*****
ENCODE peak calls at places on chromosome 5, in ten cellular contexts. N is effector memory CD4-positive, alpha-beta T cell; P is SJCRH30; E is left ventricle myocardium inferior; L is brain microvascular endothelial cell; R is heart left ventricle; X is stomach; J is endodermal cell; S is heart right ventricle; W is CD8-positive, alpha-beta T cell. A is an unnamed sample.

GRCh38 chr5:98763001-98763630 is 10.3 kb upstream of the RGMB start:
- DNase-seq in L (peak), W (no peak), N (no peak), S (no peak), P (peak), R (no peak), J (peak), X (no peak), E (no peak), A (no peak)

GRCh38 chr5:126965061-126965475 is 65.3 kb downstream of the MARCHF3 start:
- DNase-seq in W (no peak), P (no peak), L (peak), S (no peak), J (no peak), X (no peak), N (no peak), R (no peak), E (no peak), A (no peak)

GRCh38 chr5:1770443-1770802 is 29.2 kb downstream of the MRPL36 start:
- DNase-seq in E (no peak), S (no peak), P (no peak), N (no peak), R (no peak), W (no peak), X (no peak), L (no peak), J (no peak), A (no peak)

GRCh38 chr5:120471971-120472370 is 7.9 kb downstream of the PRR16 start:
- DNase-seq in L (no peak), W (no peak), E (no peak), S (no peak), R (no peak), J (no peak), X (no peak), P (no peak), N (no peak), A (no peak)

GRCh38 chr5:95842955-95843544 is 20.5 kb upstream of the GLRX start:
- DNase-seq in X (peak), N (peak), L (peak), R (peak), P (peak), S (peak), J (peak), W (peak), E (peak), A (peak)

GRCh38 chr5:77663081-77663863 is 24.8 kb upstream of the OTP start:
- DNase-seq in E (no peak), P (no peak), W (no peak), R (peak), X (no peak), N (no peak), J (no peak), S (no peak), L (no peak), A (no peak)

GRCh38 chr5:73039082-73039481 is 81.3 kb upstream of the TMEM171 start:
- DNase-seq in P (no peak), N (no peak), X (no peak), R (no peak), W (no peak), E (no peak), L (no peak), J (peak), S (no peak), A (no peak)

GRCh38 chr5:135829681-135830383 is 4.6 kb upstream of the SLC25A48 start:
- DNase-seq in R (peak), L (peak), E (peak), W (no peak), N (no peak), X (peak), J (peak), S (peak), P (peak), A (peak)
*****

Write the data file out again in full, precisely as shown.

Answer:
ENCODE peak calls at places on chromosome 5, in ten cellular contexts. N is effector memory CD4-positive, alpha-beta T cell; P is SJCRH30; E is left ventricle myocardium inferior; L is brain microvascular endothelial cell; R is heart left ventricle; X is stomach; J is endodermal cell; S is heart right ventricle; W is CD8-positive, alpha-beta T cell. A is an unnamed sample.

GRCh38 chr5:98763001-98763630 is 10.3 kb upstream of the RGMB start:
- DNase-seq in L (peak), W (no peak), N (no peak), S (no peak), P (peak), R (no peak), J (peak), X (no peak), E (no peak), A (no peak)

GRCh38 chr5:126965061-126965475 is 65.3 kb downstream of the MARCHF3 start:
- DNase-seq in W (no peak), P (no peak), L (peak), S (no peak), J (no peak), X (no peak), N (no peak), R (no peak), E (no peak), A (no peak)

GRCh38 chr5:1770443-1770802 is 29.2 kb downstream of the MRPL36 start:
- DNase-seq in E (no peak), S (no peak), P (no peak), N (no peak), R (no peak), W (no peak), X (no peak), L (no peak), J (no peak), A (no peak)

GRCh38 chr5:120471971-120472370 is 7.9 kb downstream of the PRR16 start:
- DNase-seq in L (no peak), W (no peak), E (no peak), S (no peak), R (no peak), J (no peak), X (no peak), P (no peak), N (no peak), A (no peak)

GRCh38 chr5:95842955-95843544 is 20.5 kb upstream of the GLRX start:
- DNase-seq in X (peak), N (peak), L (peak), R (peak), P (peak), S (peak), J (peak), W (peak), E (peak), A (peak)

GRCh38 chr5:77663081-77663863 is 24.8 kb upstream of the OTP start:
- DNase-seq in E (no peak), P (no peak), W (no peak), R (peak), X (no peak), N (no peak), J (no peak), S (no peak), L (no peak), A (no peak)

GRCh38 chr5:73039082-73039481 is 81.3 kb upstream of the TMEM171 start:
- DNase-seq in P (no peak), N (no peak), X (no peak), R (no peak), W (no peak), E (no peak), L (no peak), J (peak), S (no peak), A (no peak)

GRCh38 chr5:135829681-135830383 is 4.6 kb upstream of the SLC25A48 start:
- DNase-seq in R (peak), L (peak), E (peak), W (no peak), N (no peak), X (peak), J (peak), S (peak), P (peak), A (peak)